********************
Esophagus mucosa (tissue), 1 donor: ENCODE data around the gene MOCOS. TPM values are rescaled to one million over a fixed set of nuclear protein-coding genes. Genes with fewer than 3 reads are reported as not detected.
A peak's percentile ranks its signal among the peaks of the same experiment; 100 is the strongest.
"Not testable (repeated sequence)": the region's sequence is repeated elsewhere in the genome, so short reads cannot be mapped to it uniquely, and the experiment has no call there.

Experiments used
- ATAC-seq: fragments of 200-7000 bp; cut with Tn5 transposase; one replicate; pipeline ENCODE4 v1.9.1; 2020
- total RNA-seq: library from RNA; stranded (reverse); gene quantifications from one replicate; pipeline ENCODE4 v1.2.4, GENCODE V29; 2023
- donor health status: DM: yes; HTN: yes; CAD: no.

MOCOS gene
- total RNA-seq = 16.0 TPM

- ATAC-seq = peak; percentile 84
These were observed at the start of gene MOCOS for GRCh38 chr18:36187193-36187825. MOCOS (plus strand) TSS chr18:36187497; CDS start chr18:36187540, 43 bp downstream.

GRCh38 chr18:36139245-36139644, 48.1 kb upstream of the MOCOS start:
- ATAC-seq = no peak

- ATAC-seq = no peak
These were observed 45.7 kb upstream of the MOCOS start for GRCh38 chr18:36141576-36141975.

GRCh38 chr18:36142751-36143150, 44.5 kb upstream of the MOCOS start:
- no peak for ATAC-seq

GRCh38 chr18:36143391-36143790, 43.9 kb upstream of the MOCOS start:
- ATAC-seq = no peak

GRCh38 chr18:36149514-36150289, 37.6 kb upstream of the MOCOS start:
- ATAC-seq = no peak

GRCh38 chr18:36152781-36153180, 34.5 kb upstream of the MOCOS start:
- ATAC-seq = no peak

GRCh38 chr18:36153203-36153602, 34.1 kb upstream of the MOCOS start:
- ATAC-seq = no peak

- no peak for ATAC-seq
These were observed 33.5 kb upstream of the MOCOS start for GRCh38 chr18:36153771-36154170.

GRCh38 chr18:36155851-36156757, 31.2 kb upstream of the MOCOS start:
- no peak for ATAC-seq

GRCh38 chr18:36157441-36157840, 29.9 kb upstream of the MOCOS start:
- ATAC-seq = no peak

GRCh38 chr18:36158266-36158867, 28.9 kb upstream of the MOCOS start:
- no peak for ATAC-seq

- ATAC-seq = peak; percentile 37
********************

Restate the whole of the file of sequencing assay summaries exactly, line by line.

Esophagus mucosa (tissue), 1 donor: ENCODE data around the gene MOCOS. TPM values are rescaled to one million over a fixed set of nuclear protein-coding genes. Genes with fewer than 3 reads are reported as not detected.
A peak's percentile ranks its signal among the peaks of the same experiment; 100 is the strongest.
"Not testable (repeated sequence)": the region's sequence is repeated elsewhere in the genome, so short reads cannot be mapped to it uniquely, and the experiment has no call there.

Experiments used
- ATAC-seq: fragments of 200-7000 bp; cut with Tn5 transposase; one replicate; pipeline ENCODE4 v1.9.1; 2020
- total RNA-seq: library from RNA; stranded (reverse); gene quantifications from one replicate; pipeline ENCODE4 v1.2.4, GENCODE V29; 2023
- donor health status: DM: yes; HTN: yes; CAD: no.

MOCOS gene
- total RNA-seq = 16.0 TPM

- ATAC-seq = peak; percentile 84
These were observed at the start of gene MOCOS for GRCh38 chr18:36187193-36187825. MOCOS (plus strand) TSS chr18:36187497; CDS start chr18:36187540, 43 bp downstream.

GRCh38 chr18:36139245-36139644, 48.1 kb upstream of the MOCOS start:
- ATAC-seq = no peak

- ATAC-seq = no peak
These were observed 45.7 kb upstream of the MOCOS start for GRCh38 chr18:36141576-36141975.

GRCh38 chr18:36142751-36143150, 44.5 kb upstream of the MOCOS start:
- no peak for ATAC-seq

GRCh38 chr18:36143391-36143790, 43.9 kb upstream of the MOCOS start:
- ATAC-seq = no peak

GRCh38 chr18:36149514-36150289, 37.6 kb upstream of the MOCOS start:
- ATAC-seq = no peak

GRCh38 chr18:36152781-36153180, 34.5 kb upstream of the MOCOS start:
- ATAC-seq = no peak

GRCh38 chr18:36153203-36153602, 34.1 kb upstream of the MOCOS start:
- ATAC-seq = no peak

- no peak for ATAC-seq
These were observed 33.5 kb upstream of the MOCOS start for GRCh38 chr18:36153771-36154170.

GRCh38 chr18:36155851-36156757, 31.2 kb upstream of the MOCOS start:
- no peak for ATAC-seq

GRCh38 chr18:36157441-36157840, 29.9 kb upstream of the MOCOS start:
- ATAC-seq = no peak

GRCh38 chr18:36158266-36158867, 28.9 kb upstream of the MOCOS start:
- no peak for ATAC-seq

- ATAC-seq = peak; percentile 37